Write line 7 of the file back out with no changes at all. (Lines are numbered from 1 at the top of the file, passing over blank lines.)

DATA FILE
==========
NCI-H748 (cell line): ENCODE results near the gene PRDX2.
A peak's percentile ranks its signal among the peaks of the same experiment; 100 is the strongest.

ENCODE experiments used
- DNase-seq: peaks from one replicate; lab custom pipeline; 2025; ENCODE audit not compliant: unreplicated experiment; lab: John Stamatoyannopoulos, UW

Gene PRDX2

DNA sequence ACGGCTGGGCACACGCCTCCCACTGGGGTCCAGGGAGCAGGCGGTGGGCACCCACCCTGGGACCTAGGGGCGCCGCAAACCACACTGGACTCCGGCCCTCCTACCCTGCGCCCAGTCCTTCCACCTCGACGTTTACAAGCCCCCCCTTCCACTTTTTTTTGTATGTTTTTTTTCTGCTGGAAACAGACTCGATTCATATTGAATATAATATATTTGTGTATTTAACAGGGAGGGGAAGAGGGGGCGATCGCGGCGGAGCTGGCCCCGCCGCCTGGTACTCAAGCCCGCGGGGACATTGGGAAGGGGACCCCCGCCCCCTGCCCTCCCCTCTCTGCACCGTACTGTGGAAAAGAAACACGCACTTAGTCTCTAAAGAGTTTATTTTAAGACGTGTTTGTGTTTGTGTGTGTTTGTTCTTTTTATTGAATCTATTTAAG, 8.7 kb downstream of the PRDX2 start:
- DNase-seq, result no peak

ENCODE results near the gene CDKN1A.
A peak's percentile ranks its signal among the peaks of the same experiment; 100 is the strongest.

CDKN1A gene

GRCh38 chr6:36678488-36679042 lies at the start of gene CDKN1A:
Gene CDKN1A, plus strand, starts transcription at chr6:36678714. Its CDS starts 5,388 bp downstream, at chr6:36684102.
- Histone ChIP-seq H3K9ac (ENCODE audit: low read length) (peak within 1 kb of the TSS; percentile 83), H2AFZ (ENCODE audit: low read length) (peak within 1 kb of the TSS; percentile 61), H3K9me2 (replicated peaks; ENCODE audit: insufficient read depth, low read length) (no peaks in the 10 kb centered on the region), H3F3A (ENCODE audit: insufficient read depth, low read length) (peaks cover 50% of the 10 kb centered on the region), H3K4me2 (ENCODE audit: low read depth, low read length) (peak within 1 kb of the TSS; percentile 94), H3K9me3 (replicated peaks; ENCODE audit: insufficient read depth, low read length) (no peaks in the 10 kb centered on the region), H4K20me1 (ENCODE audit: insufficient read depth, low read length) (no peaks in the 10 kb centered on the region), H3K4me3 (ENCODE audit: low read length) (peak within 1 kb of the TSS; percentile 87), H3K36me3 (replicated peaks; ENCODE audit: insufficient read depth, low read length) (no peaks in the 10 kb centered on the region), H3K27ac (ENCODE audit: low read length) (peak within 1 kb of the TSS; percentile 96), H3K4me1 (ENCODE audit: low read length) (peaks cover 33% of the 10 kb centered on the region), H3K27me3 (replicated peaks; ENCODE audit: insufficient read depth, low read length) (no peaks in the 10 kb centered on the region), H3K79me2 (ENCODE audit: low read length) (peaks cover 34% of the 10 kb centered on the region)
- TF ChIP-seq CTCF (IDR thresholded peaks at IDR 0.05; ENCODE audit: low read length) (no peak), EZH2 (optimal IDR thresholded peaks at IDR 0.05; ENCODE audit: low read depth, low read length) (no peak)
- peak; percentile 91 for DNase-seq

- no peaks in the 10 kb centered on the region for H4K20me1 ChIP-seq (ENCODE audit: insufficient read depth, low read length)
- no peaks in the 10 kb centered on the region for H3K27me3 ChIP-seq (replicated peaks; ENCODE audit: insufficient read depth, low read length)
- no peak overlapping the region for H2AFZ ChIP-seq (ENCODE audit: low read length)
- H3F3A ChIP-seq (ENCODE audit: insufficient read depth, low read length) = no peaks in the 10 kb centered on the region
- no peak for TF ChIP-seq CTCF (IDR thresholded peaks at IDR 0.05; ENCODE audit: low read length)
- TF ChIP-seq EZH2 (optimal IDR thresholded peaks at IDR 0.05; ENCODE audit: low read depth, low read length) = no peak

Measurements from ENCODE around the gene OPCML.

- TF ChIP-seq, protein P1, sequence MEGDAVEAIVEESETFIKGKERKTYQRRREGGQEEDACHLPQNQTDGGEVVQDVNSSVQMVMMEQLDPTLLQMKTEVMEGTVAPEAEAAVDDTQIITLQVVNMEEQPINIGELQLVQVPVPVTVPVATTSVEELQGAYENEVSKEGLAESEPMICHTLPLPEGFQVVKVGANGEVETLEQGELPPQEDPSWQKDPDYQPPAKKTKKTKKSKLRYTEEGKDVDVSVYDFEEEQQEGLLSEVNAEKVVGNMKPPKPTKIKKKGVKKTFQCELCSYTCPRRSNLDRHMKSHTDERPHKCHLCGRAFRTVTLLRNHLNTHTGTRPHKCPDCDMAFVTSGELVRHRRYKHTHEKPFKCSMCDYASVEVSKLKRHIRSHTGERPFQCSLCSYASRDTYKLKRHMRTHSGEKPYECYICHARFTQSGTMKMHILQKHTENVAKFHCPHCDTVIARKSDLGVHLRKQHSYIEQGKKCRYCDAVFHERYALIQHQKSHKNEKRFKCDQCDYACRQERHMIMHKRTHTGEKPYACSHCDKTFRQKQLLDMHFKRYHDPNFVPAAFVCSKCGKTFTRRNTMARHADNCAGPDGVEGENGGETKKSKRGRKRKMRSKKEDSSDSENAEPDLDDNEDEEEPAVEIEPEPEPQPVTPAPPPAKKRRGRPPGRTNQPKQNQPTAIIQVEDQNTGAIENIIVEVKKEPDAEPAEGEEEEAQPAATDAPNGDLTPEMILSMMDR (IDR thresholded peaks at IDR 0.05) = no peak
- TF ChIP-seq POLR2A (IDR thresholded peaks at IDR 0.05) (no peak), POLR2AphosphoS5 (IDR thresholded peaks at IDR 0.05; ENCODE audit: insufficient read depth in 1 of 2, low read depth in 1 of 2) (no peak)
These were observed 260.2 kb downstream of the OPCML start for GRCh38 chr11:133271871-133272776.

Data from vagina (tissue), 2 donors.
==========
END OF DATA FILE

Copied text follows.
- DNase-seq, result no peak